if I analyze a game played in blitz, move by move, between two 2600s,
should I expect the moves to be of the same quality as the moves
between two 2600s in classical?
Of course, I am sure that you mean relative to the speed at which they are required to think for each time control. Faster moves are certainly going to be weaker.
As others mentioned, your rating is a measure of your strength relative to the other players in the rating pool, but even so, if you only consider a single player, and compare that person's actual strength, irrespective of rating, even then, player's strengths can vary significantly from time control to time control.
Take these two examples:
Fabiano Caruana has a reputation for being a weaker blitz and rapid player. Forgetting about specific ratings, he is number two in the world in classical, but number 12 in the world in rapid, and number 36 in the world in blitz.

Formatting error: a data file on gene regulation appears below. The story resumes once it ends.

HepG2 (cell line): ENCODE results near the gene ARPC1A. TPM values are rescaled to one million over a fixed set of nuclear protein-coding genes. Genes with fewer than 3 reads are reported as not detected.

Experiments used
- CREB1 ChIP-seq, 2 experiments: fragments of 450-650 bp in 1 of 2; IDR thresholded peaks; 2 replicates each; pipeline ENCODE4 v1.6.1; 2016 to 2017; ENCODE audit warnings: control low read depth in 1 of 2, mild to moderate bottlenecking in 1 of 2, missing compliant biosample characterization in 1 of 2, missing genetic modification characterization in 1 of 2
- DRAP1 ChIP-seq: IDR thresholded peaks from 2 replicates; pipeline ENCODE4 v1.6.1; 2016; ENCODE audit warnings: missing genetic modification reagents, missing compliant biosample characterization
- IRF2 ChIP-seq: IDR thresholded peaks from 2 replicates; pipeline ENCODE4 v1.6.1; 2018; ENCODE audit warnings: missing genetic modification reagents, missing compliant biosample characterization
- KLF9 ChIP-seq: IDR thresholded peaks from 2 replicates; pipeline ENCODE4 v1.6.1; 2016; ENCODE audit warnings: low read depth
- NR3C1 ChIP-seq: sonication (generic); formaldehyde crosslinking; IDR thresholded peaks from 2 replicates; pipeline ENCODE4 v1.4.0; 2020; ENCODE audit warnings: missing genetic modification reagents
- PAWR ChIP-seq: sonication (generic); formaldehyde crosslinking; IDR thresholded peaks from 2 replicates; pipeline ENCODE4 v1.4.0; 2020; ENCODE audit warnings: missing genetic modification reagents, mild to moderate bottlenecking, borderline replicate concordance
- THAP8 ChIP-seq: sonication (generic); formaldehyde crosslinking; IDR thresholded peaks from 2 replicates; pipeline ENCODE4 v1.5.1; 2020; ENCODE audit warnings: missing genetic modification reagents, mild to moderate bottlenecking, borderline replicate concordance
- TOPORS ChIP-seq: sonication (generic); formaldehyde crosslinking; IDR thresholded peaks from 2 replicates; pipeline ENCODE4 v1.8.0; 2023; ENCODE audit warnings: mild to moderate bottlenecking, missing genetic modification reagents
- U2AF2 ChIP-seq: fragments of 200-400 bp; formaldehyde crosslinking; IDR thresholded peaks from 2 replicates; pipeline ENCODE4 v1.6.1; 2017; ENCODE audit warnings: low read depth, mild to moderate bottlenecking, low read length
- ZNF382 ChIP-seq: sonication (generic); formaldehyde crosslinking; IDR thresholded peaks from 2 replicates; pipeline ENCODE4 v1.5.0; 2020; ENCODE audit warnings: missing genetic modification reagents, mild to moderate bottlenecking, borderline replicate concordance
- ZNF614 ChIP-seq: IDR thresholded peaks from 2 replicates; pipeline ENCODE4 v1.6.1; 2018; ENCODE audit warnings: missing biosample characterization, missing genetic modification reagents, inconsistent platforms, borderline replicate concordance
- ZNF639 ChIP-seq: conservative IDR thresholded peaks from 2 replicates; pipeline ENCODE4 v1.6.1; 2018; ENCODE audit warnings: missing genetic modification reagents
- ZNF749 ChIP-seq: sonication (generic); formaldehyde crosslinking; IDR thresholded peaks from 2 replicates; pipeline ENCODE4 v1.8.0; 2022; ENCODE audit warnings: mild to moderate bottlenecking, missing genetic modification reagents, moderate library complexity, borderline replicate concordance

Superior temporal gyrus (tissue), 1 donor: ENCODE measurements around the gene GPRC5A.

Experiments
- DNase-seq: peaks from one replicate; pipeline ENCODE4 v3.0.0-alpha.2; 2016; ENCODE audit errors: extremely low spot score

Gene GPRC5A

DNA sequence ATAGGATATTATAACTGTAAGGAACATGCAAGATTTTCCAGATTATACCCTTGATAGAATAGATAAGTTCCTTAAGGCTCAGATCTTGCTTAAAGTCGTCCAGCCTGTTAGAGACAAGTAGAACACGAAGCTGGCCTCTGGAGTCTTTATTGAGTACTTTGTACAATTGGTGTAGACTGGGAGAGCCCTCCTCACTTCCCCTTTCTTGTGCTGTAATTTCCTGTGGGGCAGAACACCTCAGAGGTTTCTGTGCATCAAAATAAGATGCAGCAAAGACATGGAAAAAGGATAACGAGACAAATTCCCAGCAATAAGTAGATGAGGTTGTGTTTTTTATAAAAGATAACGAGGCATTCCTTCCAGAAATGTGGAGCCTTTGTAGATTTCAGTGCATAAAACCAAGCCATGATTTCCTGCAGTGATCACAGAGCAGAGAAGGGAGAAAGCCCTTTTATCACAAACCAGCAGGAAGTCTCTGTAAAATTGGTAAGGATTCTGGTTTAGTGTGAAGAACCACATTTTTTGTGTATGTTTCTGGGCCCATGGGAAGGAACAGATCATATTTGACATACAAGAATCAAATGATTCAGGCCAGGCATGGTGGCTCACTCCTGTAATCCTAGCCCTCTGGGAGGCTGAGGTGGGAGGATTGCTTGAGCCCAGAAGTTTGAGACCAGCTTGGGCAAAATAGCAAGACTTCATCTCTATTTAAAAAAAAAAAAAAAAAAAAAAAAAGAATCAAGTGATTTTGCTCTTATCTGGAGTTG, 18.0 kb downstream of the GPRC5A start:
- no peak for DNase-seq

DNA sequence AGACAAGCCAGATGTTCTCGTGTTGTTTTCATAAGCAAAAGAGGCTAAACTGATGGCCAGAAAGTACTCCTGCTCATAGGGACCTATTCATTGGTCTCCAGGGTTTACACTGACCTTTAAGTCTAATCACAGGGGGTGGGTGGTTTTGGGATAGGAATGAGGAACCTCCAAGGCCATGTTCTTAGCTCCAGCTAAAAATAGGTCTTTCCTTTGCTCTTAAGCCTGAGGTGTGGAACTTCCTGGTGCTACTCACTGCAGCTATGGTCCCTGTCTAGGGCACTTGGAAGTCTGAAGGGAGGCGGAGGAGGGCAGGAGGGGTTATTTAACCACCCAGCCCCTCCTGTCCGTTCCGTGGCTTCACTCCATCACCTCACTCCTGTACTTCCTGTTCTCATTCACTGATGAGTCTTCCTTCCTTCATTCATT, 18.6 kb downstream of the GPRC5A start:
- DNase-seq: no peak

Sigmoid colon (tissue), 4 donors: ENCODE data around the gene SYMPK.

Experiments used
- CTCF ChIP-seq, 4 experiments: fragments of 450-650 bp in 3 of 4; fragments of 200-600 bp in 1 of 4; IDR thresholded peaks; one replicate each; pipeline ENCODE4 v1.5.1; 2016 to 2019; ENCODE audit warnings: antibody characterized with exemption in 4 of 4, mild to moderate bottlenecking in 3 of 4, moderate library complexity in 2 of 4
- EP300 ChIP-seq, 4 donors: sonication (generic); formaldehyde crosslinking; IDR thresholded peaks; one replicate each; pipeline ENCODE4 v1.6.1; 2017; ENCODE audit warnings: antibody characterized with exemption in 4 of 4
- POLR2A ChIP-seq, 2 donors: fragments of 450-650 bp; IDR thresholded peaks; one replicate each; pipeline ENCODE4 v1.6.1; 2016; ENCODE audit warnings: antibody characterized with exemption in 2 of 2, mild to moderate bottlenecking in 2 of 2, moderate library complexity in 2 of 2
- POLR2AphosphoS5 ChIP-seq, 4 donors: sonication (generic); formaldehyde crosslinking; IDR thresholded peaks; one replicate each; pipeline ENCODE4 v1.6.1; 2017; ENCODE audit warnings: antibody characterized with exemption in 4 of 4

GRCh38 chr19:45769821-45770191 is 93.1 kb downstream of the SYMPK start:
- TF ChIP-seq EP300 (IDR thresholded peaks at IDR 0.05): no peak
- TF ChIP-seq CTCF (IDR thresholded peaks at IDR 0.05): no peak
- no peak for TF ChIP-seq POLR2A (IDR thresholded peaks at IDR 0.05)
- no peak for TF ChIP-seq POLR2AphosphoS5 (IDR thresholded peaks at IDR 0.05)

There is no doubt that he has great understanding, but he also clearly, does not think as fast to be his equivalent ranking in blitz.
The second example is an older person, and I am going to draw on person experience being 58 now. I used to be a very strong blitz player (2450 on ICC when 2800 a strong GM, and only Kasparov and Shirov were over 3000...only later did ratings inflate to the 3300 range), but now, I just know that when I play blitz, my mind is just so much slower now. I can no longer compete at blitz like I once did.
My point is that your understanding of chess does not change from time control to time control, but your ability to put it into practice as quickly as blitz requires does change with various factors, but the biggest one is age for most people.
Just to be clear: You are not going to be able to play blitz-speed moves in a classical tournament as a 2600, and expect to stay 2600, unless maybe you are the next Anand, who was known for his speed of play when he was younger.